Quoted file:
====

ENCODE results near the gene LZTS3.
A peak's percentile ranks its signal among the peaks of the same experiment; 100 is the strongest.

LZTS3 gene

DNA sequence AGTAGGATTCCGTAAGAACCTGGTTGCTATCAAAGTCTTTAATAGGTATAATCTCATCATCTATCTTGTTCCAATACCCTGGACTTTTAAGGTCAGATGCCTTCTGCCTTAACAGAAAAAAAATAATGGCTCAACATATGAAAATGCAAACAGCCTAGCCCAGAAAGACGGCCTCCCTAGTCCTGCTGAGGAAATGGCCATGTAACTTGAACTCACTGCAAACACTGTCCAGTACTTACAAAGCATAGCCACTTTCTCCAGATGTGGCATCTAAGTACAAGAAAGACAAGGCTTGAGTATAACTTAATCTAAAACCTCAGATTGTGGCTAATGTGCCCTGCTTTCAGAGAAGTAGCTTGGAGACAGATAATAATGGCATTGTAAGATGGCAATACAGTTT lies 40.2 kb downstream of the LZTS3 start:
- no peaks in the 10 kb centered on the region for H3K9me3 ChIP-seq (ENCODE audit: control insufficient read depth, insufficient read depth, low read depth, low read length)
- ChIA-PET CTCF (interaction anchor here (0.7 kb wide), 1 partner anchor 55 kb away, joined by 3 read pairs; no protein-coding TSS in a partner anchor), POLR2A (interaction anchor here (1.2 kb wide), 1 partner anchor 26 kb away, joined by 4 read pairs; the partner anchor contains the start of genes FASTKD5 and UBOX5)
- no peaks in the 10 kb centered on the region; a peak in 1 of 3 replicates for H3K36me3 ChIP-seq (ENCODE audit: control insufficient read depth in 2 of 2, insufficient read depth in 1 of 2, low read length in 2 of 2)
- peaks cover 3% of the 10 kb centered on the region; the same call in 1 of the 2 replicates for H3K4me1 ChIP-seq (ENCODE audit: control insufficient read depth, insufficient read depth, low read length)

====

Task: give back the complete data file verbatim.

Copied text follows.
ENCODE results near the gene LZTS3.
A peak's percentile ranks its signal among the peaks of the same experiment; 100 is the strongest.

LZTS3 gene

DNA sequence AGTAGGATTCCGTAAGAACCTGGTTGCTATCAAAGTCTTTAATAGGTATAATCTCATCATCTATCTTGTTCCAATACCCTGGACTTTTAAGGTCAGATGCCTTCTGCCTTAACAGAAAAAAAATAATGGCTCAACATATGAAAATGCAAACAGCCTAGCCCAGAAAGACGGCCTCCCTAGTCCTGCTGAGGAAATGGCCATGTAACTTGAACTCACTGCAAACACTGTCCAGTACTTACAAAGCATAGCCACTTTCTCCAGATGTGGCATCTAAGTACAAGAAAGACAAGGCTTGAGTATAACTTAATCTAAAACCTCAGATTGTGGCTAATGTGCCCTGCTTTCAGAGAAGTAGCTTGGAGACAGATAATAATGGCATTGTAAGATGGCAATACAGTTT lies 40.2 kb downstream of the LZTS3 start:
- no peaks in the 10 kb centered on the region for H3K9me3 ChIP-seq (ENCODE audit: control insufficient read depth, insufficient read depth, low read depth, low read length)
- ChIA-PET CTCF (interaction anchor here (0.7 kb wide), 1 partner anchor 55 kb away, joined by 3 read pairs; no protein-coding TSS in a partner anchor), POLR2A (interaction anchor here (1.2 kb wide), 1 partner anchor 26 kb away, joined by 4 read pairs; the partner anchor contains the start of genes FASTKD5 and UBOX5)
- no peaks in the 10 kb centered on the region; a peak in 1 of 3 replicates for H3K36me3 ChIP-seq (ENCODE audit: control insufficient read depth in 2 of 2, insufficient read depth in 1 of 2, low read length in 2 of 2)
- peaks cover 3% of the 10 kb centered on the region; the same call in 1 of the 2 replicates for H3K4me1 ChIP-seq (ENCODE audit: control insufficient read depth, insufficient read depth, low read length)